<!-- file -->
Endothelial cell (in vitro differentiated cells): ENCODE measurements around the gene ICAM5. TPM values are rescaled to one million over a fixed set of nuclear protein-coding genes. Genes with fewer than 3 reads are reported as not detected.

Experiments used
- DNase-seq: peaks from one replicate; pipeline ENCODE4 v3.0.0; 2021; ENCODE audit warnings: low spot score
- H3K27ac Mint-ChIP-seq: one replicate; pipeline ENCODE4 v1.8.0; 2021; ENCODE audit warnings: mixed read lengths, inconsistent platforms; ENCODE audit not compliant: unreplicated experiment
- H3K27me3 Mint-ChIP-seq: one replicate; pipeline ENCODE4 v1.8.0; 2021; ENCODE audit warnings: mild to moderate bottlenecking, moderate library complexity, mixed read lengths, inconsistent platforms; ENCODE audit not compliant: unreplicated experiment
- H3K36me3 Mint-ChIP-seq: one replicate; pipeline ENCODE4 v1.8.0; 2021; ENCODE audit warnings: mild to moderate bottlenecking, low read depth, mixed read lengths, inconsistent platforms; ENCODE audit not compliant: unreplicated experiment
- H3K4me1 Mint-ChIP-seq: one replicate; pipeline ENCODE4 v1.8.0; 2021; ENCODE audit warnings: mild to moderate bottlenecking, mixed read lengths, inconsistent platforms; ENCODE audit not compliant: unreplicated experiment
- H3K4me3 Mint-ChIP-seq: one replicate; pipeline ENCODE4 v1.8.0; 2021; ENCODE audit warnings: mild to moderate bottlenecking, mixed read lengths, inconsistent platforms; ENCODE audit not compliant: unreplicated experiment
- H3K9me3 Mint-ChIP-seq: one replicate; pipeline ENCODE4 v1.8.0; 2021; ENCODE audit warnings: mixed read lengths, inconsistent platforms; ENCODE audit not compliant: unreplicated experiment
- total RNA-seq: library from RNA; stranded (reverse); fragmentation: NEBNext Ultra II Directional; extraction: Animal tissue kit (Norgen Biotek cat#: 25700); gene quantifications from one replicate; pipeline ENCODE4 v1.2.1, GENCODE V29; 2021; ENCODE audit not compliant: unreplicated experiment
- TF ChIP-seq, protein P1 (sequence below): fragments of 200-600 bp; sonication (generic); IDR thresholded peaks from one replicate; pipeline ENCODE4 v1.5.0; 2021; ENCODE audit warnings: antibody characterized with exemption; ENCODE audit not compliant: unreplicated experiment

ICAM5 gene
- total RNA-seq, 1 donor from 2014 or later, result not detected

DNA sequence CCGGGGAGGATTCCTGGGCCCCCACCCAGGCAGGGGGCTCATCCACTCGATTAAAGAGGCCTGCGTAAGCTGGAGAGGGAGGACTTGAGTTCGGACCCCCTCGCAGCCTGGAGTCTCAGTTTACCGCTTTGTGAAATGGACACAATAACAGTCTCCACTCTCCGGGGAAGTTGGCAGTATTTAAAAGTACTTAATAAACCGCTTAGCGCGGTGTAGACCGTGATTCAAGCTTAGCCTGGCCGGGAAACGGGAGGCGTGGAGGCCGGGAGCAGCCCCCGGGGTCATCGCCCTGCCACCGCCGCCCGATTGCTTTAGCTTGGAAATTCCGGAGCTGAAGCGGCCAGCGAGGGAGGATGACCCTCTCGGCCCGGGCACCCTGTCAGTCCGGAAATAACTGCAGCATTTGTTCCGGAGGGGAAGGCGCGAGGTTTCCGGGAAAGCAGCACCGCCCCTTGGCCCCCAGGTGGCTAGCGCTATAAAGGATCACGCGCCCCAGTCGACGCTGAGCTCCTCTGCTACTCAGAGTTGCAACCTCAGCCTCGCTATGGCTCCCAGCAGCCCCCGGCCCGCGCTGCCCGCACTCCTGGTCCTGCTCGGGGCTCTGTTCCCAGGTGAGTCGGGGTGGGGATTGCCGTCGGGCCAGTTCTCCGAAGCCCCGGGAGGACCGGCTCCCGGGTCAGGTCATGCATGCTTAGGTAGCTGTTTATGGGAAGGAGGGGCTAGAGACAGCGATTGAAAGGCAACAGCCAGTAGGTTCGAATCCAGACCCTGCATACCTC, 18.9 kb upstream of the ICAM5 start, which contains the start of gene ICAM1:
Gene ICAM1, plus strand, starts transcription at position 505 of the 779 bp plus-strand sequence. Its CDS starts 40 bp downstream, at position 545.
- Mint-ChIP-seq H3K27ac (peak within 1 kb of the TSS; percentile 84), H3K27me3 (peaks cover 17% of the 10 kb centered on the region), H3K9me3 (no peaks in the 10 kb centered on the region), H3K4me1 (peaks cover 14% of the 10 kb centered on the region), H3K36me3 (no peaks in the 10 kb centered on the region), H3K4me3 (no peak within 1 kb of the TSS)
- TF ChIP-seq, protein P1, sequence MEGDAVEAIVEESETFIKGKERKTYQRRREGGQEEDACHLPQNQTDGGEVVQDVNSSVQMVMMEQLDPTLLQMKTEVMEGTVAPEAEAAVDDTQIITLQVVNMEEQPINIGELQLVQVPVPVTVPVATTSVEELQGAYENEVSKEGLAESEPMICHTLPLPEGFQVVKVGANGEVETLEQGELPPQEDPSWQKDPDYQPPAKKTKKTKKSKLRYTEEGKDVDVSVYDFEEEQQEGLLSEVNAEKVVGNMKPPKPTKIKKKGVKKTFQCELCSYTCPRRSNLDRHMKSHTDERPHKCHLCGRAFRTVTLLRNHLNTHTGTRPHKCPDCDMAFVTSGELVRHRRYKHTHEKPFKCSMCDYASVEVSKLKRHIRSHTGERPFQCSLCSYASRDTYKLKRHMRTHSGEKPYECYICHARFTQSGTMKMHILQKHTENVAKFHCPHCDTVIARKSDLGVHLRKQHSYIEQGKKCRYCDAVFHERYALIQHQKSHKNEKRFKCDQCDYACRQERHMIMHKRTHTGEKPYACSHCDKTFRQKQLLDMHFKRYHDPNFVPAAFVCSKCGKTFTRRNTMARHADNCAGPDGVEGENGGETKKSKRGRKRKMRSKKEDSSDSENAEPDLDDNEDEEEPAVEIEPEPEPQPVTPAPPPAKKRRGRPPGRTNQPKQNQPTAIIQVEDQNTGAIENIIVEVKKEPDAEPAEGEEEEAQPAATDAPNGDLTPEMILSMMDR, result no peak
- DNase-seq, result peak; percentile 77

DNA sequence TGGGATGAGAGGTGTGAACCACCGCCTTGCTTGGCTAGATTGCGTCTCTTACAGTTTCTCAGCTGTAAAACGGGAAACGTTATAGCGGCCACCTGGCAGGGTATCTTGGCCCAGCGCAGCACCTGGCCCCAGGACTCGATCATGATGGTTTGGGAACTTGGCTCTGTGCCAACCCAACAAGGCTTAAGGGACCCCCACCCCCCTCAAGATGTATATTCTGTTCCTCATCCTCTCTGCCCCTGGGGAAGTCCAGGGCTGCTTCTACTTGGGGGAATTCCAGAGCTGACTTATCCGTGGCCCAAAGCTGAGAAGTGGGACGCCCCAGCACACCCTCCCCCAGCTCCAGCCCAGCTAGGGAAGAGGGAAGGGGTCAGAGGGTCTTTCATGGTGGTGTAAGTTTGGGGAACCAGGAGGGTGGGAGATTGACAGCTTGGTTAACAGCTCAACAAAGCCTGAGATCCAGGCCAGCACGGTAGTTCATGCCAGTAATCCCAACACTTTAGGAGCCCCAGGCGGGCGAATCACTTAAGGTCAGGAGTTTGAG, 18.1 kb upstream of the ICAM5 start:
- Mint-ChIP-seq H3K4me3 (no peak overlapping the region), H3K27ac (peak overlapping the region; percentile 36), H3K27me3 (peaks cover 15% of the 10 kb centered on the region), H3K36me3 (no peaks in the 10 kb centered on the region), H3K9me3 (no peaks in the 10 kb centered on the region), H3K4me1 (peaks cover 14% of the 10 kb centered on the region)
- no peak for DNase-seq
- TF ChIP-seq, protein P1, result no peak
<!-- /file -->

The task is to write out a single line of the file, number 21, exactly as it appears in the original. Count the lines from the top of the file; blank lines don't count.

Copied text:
- no peak for DNase-seq